Just like a random airbag light, the ABS light on any car can be a nuisance. It just so happened that the ABS light on my E36 decided to ping up one day – ignition off and restart and it went out. But the next day it came on, and stayed on. A quick scan with Autologic came up with all four sensors faulty – damn, that means the ABS block or ECU is faulty. But the codes were cleared, the engine started and the light was still on but now showing just the front right (UK driver’s side) sensor. That’s better.
So, I had a sensor in stock from febi Bilstein and set to replacing it. Now, according to the workshop manuals it looks like 20-minutes of work and on a new car, it probably was. But, after 25-years or so, this was going to be the usual fi ght to the death.
I learned years ago that taking the offi cial line would result in a broken ABS sensor retaining screw because it rusts into the sensor, and that the sensor would not budge because the iron front hub will have rusted around the sensor, resulting in a vice-like grip. The proper way to do it involves more dismantling but works out easier in the long run.
This procedure is from an E36 and that means the Z3 as well, but you can apply the logic to other older BMW’s such as the E46.
On the E36 with it’s simple self-learning ABS system, you can plug a new sensor into each corner until you fi nd the faulty one. The light will go straight out once the ECU detects four working sensors.
1. With the car jacked up, secured on axle stands and the wheel removed, start by unplugging the ABS sensor from the car loom on the small black connector box under the wing. If the lid doesn’t clip shut, use a cable tie to secure it.
2. Unplug the ABS connector by pressing the two inner tangs together and pulling them apart – they’re not hard to do. Check carefully for green corrosion in the pins on both parts of the connector as this can cause all kinds of trouble with the ABS.
3. Now use a suitable Allen key to undo and remove the brake disc securing screw. You can insert a screwdriver into one of the disc vents through the caliper hole to hold the disc still whilst you do this. Use a spline drive to remove rounded out discs screws.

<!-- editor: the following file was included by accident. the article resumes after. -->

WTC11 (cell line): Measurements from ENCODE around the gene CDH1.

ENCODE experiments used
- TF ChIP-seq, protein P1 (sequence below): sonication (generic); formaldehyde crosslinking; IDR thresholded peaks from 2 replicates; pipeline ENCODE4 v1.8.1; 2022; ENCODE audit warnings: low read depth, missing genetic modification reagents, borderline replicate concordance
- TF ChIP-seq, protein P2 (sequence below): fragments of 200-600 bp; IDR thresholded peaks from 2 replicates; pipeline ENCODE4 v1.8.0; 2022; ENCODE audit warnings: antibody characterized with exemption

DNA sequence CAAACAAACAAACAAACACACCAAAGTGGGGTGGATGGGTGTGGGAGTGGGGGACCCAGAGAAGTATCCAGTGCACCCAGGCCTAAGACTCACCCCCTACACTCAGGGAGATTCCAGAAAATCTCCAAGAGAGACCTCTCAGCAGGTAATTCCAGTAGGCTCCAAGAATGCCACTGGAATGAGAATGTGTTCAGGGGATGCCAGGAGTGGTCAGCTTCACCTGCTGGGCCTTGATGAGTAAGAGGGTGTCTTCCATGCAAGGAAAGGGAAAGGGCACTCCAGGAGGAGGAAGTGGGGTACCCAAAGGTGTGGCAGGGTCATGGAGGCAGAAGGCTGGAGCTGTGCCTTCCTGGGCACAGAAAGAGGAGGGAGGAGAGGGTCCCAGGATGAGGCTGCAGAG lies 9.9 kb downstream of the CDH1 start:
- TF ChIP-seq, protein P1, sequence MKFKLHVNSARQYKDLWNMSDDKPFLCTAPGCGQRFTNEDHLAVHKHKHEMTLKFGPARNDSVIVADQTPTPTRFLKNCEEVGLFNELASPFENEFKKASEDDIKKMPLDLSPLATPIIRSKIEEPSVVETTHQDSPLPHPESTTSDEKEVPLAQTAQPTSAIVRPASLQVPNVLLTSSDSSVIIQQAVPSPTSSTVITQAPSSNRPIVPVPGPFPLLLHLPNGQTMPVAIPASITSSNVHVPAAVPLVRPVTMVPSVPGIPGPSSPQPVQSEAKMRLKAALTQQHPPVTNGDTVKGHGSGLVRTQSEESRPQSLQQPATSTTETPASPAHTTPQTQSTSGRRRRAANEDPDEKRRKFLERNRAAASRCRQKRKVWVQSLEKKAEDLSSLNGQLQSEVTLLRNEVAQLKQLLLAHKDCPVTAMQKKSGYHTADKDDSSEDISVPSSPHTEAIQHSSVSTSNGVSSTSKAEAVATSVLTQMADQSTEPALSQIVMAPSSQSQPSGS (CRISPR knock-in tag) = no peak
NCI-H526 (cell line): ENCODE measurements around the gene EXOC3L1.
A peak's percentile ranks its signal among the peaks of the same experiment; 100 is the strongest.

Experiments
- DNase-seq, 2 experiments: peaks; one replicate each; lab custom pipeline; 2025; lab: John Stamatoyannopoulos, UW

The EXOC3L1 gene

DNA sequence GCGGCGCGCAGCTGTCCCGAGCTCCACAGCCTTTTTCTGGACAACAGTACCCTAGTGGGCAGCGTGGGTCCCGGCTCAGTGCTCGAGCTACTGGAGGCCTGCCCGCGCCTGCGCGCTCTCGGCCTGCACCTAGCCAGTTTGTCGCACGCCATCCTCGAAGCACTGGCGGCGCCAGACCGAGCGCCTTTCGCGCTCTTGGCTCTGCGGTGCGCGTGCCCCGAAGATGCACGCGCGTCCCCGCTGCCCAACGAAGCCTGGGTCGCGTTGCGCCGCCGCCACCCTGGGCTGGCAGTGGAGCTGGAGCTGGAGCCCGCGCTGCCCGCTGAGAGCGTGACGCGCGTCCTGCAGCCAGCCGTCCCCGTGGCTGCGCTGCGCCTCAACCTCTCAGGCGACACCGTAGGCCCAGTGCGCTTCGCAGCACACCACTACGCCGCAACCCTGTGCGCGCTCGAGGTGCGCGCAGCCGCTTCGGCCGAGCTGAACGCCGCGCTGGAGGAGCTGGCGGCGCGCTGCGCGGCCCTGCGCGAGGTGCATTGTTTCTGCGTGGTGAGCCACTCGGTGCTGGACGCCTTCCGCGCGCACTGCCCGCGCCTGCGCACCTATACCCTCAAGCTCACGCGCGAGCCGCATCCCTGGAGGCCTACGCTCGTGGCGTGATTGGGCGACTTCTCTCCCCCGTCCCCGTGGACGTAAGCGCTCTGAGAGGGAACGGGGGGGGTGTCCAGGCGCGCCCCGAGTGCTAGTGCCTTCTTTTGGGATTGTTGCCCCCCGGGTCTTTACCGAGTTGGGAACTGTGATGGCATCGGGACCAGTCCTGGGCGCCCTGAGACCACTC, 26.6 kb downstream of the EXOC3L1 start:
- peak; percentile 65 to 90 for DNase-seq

4. Removing the caliper is easy enough – there are two Allen key slider pins that the caliper mounts on behind a couple of plastic caps, and on the E36 the caliper carrier to hub bolts are 16mm. Torque to 110Nm on reassembly.
5. Some BMWs have an earth wire on one of the ABS sensor. On our car it was broken off – feeling hopeful, I remade the connection and fitted it again but it made no difference. I plugged the new sensor into the car loom and the ABS light went out.
6. Now to remove the hub, the first job is to carefully remove this dust cap. Use a thin screwdriver and hammer it into an edge to get a grip on the cap and lever it out. Do not be tempted to pack extra grease on reassembly!
7. Now undo and remove the big nub nut, anti clockwise as usual. You will need a 46mm socket and a breaker bar (but a 1” 7/8 or 1” 3/4socket will do). If in doubt, buy a new hub nut from BMW and take it with you when you buy a socket. It’s torqued to 290Nm.
8. The hub will now pull off. Chances are, it will leave the inner bearing race behind on the stub axle but don’t worry, you can either leave it there or draw it off later and press it back into the bearing.
9. Now to remove the brake backplate. If yours are rusty and horrible like these, invest £30 or £40 in a new pair. They are secured to the hub by three 10mm bolts – they undo but you may need to hammer a 9mm socket onto rusty ones.
10. Here we can see the ABS sensor in all its glory. This is an earlier type with the stainless steel casing – later ones were all plastic. The red dot is to the right of the ABS sensor retaining bolt’s threaded hole – spray WD40 in here!
11. Forget trying to undo the bolt, chances are it will snap off either in the hub or in the sensor. That means drilling and tapping – very boring. Instead, grind the top of the sensor away until you reveal the bolt thread, then chisel the sensor away from around the bolt.
12. Now we can drive the old sensor out by whatever means – a hammer and an old ugly screwdriver or a 3/8 socket extension. This one came out leaving the stainless steel casing behind but that was soon removed with a thin screwdriver.
13. Next, the sensor hole in the hub needs to be filed out until it is super clean, the new sensor slides in and out with ease. On reassembly you should smear some copper grease or similar into the hub so that the sensor won’t rust in.
14. Now to get the sensor retaining bolt out. You can use heat here but I left it stewing in WD40 for 20-minutes. With a pair off locking grips, I gingerly slackened it a quarter turn, then back again… In a few goes it was loose and came out fine.
15. Here is our new sensor, a nice quality item from febi Bilstein. There are plenty of ABS sensors out there and I’ve been lucky with the cheap eBay ones – there’s no need to buy from BMW in all honesty.
16. Reassembly is as for removal, but once the sensor is bolted in, slide the hub back on and check that the sensor doesn’t foul the trigger ring. Unlike 2005-onwards BMWs, these trigger rings were made from stainless steel. Clean them up before refitting.